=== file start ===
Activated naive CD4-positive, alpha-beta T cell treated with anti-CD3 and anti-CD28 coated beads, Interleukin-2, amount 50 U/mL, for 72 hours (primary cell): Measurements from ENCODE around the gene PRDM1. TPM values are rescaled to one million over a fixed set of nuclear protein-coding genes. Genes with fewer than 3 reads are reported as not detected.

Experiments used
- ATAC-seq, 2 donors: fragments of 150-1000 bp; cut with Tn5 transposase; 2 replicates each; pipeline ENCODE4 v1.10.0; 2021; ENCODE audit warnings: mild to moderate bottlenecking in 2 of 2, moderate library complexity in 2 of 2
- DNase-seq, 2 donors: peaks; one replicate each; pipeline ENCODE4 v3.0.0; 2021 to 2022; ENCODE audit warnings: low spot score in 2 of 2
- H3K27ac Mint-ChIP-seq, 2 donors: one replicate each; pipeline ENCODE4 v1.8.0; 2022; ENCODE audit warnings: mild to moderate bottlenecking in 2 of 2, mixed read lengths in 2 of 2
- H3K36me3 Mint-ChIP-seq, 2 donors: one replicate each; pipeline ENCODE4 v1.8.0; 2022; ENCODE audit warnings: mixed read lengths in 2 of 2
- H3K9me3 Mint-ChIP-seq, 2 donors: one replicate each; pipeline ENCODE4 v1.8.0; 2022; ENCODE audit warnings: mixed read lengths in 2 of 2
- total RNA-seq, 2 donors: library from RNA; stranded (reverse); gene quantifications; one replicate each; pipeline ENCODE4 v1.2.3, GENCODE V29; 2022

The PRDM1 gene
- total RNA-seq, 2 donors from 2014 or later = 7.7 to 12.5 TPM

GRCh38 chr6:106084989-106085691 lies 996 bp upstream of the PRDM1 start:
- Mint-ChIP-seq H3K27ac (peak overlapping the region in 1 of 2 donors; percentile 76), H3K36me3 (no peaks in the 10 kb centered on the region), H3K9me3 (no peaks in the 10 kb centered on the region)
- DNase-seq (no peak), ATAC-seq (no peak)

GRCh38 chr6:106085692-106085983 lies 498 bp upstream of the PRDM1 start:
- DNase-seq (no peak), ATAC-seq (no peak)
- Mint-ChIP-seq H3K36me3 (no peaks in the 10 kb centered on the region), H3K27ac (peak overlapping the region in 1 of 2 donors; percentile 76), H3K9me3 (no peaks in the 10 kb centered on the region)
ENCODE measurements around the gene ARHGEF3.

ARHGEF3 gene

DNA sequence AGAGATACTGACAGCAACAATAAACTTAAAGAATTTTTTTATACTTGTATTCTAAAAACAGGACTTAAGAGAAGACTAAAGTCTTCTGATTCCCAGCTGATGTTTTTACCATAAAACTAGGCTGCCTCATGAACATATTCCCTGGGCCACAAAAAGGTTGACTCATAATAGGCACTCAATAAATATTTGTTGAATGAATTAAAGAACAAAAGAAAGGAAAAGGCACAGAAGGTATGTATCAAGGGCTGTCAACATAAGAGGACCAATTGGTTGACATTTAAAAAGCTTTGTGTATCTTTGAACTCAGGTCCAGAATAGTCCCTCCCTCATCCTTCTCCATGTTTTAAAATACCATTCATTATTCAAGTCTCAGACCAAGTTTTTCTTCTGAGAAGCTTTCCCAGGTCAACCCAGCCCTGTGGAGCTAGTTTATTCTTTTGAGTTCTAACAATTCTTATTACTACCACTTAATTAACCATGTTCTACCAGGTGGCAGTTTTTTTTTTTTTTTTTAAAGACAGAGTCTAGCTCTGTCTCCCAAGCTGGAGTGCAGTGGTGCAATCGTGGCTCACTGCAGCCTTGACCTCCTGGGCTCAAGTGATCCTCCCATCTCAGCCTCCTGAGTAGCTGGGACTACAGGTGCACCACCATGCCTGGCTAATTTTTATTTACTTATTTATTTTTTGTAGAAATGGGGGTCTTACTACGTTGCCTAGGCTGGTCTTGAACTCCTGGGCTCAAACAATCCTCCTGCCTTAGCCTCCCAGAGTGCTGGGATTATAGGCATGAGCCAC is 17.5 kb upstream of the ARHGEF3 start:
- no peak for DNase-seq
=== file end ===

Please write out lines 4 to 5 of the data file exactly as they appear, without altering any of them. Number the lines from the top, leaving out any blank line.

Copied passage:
- DNase-seq, 2 donors: peaks; one replicate each; pipeline ENCODE4 v3.0.0; 2021 to 2022; ENCODE audit warnings: low spot score in 2 of 2
- H3K27ac Mint-ChIP-seq, 2 donors: one replicate each; pipeline ENCODE4 v1.8.0; 2022; ENCODE audit warnings: mild to moderate bottlenecking in 2 of 2, mixed read lengths in 2 of 2